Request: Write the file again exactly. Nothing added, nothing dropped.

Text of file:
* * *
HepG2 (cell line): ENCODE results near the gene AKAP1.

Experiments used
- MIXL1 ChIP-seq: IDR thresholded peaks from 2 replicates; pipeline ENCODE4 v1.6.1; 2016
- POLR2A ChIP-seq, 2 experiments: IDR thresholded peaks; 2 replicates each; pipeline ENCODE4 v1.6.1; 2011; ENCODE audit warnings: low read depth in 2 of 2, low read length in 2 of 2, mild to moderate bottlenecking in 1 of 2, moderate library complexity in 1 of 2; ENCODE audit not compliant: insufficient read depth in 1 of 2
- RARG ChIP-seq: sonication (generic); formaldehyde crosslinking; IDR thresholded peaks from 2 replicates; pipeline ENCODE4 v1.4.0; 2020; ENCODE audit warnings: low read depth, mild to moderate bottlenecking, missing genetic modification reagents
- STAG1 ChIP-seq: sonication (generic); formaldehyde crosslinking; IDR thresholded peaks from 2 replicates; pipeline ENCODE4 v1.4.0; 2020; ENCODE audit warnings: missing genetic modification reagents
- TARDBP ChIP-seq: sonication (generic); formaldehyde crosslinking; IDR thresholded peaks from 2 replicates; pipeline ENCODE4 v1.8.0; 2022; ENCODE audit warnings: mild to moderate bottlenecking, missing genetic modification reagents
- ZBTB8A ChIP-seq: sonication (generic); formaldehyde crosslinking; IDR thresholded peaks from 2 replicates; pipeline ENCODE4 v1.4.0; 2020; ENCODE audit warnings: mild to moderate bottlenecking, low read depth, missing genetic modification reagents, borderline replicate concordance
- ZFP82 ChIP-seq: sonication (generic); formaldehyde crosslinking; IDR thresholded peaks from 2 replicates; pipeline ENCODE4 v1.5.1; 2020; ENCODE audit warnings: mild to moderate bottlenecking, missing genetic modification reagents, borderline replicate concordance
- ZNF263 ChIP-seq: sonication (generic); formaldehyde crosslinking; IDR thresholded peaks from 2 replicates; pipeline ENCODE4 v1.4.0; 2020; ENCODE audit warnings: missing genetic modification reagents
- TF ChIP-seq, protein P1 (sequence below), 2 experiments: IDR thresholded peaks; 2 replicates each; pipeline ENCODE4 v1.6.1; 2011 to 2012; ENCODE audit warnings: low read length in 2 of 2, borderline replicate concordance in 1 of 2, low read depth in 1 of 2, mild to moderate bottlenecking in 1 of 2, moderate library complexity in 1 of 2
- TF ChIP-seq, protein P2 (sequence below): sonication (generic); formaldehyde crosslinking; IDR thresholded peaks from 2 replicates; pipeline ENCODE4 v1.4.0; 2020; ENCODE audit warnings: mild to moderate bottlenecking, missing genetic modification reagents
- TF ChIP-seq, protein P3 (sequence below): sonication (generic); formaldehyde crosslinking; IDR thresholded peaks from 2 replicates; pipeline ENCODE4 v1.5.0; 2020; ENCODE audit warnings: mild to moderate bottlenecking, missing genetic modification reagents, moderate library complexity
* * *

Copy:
HepG2 (cell line): ENCODE results near the gene AKAP1.

Experiments used
- MIXL1 ChIP-seq: IDR thresholded peaks from 2 replicates; pipeline ENCODE4 v1.6.1; 2016
- POLR2A ChIP-seq, 2 experiments: IDR thresholded peaks; 2 replicates each; pipeline ENCODE4 v1.6.1; 2011; ENCODE audit warnings: low read depth in 2 of 2, low read length in 2 of 2, mild to moderate bottlenecking in 1 of 2, moderate library complexity in 1 of 2; ENCODE audit not compliant: insufficient read depth in 1 of 2
- RARG ChIP-seq: sonication (generic); formaldehyde crosslinking; IDR thresholded peaks from 2 replicates; pipeline ENCODE4 v1.4.0; 2020; ENCODE audit warnings: low read depth, mild to moderate bottlenecking, missing genetic modification reagents
- STAG1 ChIP-seq: sonication (generic); formaldehyde crosslinking; IDR thresholded peaks from 2 replicates; pipeline ENCODE4 v1.4.0; 2020; ENCODE audit warnings: missing genetic modification reagents
- TARDBP ChIP-seq: sonication (generic); formaldehyde crosslinking; IDR thresholded peaks from 2 replicates; pipeline ENCODE4 v1.8.0; 2022; ENCODE audit warnings: mild to moderate bottlenecking, missing genetic modification reagents
- ZBTB8A ChIP-seq: sonication (generic); formaldehyde crosslinking; IDR thresholded peaks from 2 replicates; pipeline ENCODE4 v1.4.0; 2020; ENCODE audit warnings: mild to moderate bottlenecking, low read depth, missing genetic modification reagents, borderline replicate concordance
- ZFP82 ChIP-seq: sonication (generic); formaldehyde crosslinking; IDR thresholded peaks from 2 replicates; pipeline ENCODE4 v1.5.1; 2020; ENCODE audit warnings: mild to moderate bottlenecking, missing genetic modification reagents, borderline replicate concordance
- ZNF263 ChIP-seq: sonication (generic); formaldehyde crosslinking; IDR thresholded peaks from 2 replicates; pipeline ENCODE4 v1.4.0; 2020; ENCODE audit warnings: missing genetic modification reagents
- TF ChIP-seq, protein P1 (sequence below), 2 experiments: IDR thresholded peaks; 2 replicates each; pipeline ENCODE4 v1.6.1; 2011 to 2012; ENCODE audit warnings: low read length in 2 of 2, borderline replicate concordance in 1 of 2, low read depth in 1 of 2, mild to moderate bottlenecking in 1 of 2, moderate library complexity in 1 of 2
- TF ChIP-seq, protein P2 (sequence below): sonication (generic); formaldehyde crosslinking; IDR thresholded peaks from 2 replicates; pipeline ENCODE4 v1.4.0; 2020; ENCODE audit warnings: mild to moderate bottlenecking, missing genetic modification reagents
- TF ChIP-seq, protein P3 (sequence below): sonication (generic); formaldehyde crosslinking; IDR thresholded peaks from 2 replicates; pipeline ENCODE4 v1.5.0; 2020; ENCODE audit warnings: mild to moderate bottlenecking, missing genetic modification reagents, moderate library complexity